The Great Resignation or Great Reshuffle presents opportunities for organizations with good culture to attract and retain people. We know employees are looking for organizations who truly value them, provide opportunities to grow, and support them to work hard and play hard.
In our engagement and retention workshops with managers, these are three common mistakes we see.
1. Focus On Measurement But Not Conversation
Many organizations conduct yearly engagement surveys. Time and resources are spent on getting survey responses and data sliced by departments. We focus on the measurement, but forget the conversation. The average engagement numbers do not represent the reality of a particular individual, just like the person who dies at the operating table has a mortality rate of 100%, even though the average risk is only 20%.
So whilst engagement scores at an organization and team level give us trends and a big picture, they distract us from having conversations that matter to the employees. This is what moves the needle.
2. Forgetting That Engagement Is 1:1
What is important to Person A is different for Person B, depending on their values, season of life and personality. So whilst we put effort into making improvements at the policies and systems-level, these changes may not address individual needs.
Engagement is 1:1. Only by finding what matters to Person A can we meet their needs and increase his engagement.
Who is responsible for these engagement conversations? The manager.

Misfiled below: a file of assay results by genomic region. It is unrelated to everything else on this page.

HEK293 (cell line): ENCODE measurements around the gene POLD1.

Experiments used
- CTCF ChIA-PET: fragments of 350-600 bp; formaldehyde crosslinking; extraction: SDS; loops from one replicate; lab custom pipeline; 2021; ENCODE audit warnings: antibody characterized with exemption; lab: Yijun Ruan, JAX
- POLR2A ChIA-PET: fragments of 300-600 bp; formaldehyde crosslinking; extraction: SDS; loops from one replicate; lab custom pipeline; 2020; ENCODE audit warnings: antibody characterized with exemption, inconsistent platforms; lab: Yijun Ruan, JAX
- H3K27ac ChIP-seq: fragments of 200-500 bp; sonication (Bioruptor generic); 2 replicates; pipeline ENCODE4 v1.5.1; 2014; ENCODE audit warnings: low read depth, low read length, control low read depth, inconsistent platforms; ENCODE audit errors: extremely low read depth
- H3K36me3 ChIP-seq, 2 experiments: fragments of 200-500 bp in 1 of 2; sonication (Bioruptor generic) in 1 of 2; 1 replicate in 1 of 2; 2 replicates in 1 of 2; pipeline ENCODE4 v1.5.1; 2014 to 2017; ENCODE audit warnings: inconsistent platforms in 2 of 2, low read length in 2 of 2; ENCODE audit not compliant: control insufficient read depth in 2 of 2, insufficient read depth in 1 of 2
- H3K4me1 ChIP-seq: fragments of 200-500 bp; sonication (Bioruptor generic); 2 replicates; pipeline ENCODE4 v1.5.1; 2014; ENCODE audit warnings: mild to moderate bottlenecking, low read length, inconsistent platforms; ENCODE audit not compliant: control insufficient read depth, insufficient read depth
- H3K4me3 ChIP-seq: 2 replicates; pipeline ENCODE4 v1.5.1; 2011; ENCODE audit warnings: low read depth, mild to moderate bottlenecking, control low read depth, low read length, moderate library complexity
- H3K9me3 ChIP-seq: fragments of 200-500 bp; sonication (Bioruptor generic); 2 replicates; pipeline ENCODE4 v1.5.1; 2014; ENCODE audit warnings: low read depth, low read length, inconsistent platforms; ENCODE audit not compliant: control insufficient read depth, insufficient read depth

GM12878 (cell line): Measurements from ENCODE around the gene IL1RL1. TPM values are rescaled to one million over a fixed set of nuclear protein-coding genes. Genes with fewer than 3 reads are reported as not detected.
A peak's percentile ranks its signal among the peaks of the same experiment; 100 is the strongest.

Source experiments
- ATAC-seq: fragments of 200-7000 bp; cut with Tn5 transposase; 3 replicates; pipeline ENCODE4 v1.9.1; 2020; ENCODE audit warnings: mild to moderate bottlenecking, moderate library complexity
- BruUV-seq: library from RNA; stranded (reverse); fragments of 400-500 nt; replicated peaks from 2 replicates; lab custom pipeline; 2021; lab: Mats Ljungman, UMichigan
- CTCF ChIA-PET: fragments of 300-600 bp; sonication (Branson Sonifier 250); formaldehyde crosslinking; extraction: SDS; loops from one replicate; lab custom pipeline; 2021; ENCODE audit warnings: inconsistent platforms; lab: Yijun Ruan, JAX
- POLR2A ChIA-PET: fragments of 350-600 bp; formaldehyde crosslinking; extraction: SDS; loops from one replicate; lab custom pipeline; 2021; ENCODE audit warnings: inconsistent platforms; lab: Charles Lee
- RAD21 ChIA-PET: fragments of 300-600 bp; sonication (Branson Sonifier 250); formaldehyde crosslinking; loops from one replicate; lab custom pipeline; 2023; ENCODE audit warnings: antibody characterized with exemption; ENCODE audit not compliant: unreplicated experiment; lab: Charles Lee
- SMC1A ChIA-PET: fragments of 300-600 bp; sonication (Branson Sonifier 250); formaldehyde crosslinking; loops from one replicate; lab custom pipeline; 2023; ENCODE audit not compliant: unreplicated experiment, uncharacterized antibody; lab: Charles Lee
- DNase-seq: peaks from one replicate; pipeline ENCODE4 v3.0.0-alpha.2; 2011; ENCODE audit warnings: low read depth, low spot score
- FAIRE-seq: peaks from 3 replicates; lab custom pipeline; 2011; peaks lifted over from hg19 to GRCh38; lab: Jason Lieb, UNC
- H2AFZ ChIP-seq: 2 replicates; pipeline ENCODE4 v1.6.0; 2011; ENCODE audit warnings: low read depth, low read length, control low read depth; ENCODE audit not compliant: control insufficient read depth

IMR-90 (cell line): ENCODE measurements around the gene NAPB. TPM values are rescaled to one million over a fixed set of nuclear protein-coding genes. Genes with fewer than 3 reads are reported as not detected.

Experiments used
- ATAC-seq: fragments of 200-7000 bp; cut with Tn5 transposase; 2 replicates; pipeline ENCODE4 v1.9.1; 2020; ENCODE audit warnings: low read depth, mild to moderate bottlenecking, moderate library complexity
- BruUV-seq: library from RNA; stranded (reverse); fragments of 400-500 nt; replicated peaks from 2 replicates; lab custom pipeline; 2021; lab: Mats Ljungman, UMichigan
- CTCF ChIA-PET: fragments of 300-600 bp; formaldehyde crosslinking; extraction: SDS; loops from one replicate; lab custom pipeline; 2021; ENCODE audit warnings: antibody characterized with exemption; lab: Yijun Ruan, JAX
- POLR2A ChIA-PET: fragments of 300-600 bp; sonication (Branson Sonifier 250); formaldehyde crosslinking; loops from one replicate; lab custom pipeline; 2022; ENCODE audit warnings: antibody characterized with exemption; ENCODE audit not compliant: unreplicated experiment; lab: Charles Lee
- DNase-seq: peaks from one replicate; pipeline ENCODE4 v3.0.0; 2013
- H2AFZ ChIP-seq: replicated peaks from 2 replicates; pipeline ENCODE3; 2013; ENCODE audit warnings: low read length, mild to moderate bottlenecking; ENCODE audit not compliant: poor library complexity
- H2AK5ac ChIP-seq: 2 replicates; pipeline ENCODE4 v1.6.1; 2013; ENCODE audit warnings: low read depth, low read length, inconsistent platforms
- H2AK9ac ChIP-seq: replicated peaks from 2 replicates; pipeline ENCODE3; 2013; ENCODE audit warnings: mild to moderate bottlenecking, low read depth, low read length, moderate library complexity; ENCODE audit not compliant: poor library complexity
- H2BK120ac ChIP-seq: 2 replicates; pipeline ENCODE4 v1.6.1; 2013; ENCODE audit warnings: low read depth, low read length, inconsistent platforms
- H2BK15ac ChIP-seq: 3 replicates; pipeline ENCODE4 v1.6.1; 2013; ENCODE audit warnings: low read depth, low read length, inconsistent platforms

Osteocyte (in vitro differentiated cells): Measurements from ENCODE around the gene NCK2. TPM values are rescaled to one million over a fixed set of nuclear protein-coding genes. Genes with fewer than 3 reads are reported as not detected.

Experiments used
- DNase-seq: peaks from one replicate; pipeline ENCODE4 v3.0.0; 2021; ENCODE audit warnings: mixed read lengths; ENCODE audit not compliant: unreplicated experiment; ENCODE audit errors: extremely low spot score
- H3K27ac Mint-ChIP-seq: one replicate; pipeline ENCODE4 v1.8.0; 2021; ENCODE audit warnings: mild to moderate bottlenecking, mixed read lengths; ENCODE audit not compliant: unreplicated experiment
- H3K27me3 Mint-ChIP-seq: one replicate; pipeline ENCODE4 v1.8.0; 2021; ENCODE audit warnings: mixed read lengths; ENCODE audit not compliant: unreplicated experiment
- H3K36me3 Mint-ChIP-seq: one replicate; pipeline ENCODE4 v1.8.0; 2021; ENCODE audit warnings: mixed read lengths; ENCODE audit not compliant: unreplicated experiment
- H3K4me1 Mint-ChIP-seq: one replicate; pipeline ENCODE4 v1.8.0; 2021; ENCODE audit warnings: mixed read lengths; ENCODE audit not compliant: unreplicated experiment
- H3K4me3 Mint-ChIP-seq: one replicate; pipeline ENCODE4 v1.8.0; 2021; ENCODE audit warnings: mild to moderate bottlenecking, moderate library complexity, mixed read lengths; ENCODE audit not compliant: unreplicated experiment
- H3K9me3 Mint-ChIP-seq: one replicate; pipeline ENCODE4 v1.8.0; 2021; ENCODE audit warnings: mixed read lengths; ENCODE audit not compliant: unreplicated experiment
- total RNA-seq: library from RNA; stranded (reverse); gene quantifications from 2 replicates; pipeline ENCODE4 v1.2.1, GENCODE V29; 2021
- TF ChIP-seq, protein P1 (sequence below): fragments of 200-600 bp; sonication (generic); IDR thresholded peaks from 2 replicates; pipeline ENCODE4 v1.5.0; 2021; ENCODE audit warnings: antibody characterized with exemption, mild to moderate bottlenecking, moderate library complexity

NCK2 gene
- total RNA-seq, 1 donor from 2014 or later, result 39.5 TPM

3. Assuming That Employees Doing Their Work Is "Fine"
There is a difference between being responsible and being engaged. Responsibility means doing my part, fulfilling what I am supposed to do and achieving my KPIs. This is what one is paid to do. The KPI-driven approach reinforces this way of working.
Engagement is going beyond; understanding what truly matters to the organization or the customer, going beyond one's boundaries to make something happen and creating meaningful outcomes independent of KPIs.
Are your employees responsible or engaged? Ultimately, beyond making a living, many of us want to make a difference and be alive at work. We can create conditions for people to bring themselves fully to work. Each of us has a role and we own our engagement. At the same time, managers play an important role in leading these 1:1 engagement conversations. When everyone feels valued, supported, and cared for, the results are inevitable.
Watch this 90s to Thrive video for more tips on engagement in remote work.
Author, Keynote Speaker & Managing Partner of Flame Centre | Future Skills Institute
Updated 14 Dec 2022
If this topic is useful to you, let’s schedule a quick chat. Feel free to share this blog with others in your network. Thank you!
To share, click on the 3 dots on the top right hand corner of this blog or the social media icons below.